The Monaco Grand Prix marked the latest step in Sauber's Formula 1 recovery, as it introduced arguably it biggest update package so far this season.
A combination of performance and Monaco-specific tweaks were added to the car as the Swiss outfit bids to move up the grid.
Because the average speed around Monaco is the lowest of the season, cooling can be an issue. The ambient temperature may not be the highest, but some teams would have need to open up their cooling ducts to cope with low-speed corners where temperatures can climb out of control.
Sauber revised the shape of the slat above the sidepod, where it joins the chassis (new section highlighted in yellow), in order to improve flow into the upper inlet.
This is one of the most difficult areas to get decent airflow through the radiator, because the section gets a bit blanked off with the top of the side impact structures and also because it is very far forward in the radiator duct itself.
Sauber's design is not too dissimilar to what Ferrari has done with its top cooling duct, which is perhaps to be expected given the pair share power unit and ancillary commonalities.
Monaco was also the place Sauber chose to introduce its blown axle - a solution that already graces the cars of both the Ferrari works team and Haas, which is supplied an extensive list of items by the Italian outfit.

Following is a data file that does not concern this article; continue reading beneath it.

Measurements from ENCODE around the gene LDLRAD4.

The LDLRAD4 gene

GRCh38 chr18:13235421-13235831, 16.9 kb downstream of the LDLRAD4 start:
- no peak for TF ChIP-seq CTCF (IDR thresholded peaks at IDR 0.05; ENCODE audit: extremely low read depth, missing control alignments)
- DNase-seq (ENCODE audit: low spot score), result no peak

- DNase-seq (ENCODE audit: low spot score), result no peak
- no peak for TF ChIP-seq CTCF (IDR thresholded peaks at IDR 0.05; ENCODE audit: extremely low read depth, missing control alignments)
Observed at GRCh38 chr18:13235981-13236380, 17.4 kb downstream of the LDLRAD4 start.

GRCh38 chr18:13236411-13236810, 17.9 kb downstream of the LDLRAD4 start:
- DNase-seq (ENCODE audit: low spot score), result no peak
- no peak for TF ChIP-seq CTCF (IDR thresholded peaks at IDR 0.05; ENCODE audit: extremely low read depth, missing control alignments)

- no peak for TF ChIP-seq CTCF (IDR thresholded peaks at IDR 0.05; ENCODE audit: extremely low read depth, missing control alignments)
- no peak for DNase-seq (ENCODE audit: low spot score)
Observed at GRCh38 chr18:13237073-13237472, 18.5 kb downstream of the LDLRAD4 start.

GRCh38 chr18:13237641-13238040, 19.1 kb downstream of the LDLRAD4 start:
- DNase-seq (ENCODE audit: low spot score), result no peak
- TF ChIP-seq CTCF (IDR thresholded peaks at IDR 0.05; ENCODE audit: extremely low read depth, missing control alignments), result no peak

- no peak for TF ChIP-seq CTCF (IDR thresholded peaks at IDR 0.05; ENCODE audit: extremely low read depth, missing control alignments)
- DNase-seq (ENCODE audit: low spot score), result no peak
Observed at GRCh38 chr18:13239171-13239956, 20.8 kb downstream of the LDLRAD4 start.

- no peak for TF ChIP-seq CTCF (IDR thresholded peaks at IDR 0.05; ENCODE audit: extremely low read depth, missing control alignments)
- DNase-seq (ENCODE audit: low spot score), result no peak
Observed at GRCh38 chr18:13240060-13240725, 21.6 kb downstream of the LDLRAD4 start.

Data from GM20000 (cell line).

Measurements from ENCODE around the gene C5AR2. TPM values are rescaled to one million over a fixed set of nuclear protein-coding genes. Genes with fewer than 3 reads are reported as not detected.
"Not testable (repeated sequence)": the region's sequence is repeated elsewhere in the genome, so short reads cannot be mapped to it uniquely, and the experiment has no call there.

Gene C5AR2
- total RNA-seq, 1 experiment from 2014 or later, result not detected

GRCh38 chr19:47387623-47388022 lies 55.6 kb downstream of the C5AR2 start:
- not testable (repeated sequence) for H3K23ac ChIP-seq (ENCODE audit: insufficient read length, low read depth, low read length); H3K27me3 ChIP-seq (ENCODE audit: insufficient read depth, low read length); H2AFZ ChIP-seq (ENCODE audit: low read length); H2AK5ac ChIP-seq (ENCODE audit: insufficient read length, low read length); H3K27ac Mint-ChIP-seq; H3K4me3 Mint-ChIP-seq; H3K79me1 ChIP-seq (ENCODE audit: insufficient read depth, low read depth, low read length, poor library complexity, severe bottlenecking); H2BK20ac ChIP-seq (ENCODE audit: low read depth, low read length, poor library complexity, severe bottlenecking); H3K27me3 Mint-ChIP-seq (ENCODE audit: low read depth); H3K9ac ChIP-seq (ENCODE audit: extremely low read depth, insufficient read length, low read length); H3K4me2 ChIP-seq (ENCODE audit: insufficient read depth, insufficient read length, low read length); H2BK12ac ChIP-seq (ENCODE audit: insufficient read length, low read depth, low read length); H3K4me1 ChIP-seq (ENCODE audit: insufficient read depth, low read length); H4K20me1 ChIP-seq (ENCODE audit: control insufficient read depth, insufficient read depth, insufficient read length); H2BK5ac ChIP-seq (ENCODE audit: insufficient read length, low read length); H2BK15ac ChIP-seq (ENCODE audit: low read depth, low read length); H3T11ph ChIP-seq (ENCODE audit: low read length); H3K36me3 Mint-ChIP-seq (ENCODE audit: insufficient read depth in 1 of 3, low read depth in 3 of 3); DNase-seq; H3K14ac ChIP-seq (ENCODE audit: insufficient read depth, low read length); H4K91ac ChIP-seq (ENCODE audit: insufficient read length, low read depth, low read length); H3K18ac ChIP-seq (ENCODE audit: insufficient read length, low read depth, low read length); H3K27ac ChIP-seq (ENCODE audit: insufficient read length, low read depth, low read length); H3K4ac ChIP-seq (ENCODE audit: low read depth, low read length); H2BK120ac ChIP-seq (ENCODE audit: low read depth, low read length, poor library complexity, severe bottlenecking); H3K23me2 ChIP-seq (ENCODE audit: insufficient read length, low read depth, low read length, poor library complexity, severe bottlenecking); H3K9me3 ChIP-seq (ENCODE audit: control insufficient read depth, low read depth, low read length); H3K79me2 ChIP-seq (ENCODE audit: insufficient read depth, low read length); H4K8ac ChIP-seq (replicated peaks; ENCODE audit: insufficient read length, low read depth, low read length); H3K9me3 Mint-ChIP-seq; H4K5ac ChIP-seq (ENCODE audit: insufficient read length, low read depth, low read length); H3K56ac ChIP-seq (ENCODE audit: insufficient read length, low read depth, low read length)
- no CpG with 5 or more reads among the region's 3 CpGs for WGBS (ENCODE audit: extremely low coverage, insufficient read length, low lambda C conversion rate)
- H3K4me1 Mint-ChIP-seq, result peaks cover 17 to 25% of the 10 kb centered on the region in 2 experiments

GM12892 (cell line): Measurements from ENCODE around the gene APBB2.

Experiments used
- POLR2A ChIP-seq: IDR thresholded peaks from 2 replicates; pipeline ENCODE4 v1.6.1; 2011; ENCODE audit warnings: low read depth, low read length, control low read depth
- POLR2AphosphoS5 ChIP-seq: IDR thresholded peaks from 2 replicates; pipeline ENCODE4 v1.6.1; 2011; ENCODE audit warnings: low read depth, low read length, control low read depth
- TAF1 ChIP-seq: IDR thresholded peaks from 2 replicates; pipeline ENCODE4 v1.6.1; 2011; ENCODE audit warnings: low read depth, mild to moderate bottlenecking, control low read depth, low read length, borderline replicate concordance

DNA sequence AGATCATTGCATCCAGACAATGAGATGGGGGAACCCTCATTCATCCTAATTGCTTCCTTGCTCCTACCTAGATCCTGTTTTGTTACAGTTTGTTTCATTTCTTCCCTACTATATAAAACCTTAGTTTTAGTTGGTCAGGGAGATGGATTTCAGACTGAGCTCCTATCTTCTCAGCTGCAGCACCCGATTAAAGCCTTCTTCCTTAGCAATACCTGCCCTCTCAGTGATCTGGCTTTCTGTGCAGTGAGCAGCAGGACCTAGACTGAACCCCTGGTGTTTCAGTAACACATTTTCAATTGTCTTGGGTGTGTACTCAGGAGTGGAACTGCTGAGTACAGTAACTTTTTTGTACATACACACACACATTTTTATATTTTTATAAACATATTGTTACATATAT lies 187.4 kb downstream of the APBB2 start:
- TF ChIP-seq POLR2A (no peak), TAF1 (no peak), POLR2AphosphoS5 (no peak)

Sauber's design appears to have inherited some of that DNA, but it does feature some of its own thinking too - like the inner brake duct fence and inlet, all of which was tested in Spain ahead of its race debut.
The blown axle is the perfect accompaniment for a street circuit as it emboldens the aerodynamic effort from the front wing to turn airflow out around the tyre and reduce the turbulence it creates.
The team also introduced a chassis 'boomerang' in Monaco, using it as a flow diverter to improve the movement of air around and through the sidepods.
Teams must cut slots in these appendages, to mirror those in the bargeboards and footplates below, otherwise they would fall foul of article 3.7.1 of the technical regulations that relates to step and reference planes.
The C37's diffuser also features revisions, with the immensely complex outer section, which had accrued stacked winglets (inset), decluttered as designers attempt to draw more airflow through the diffuser.
The simplified version still has the same objective but works the entire corner of the diffuser, as it curves upward from the footplate it forms.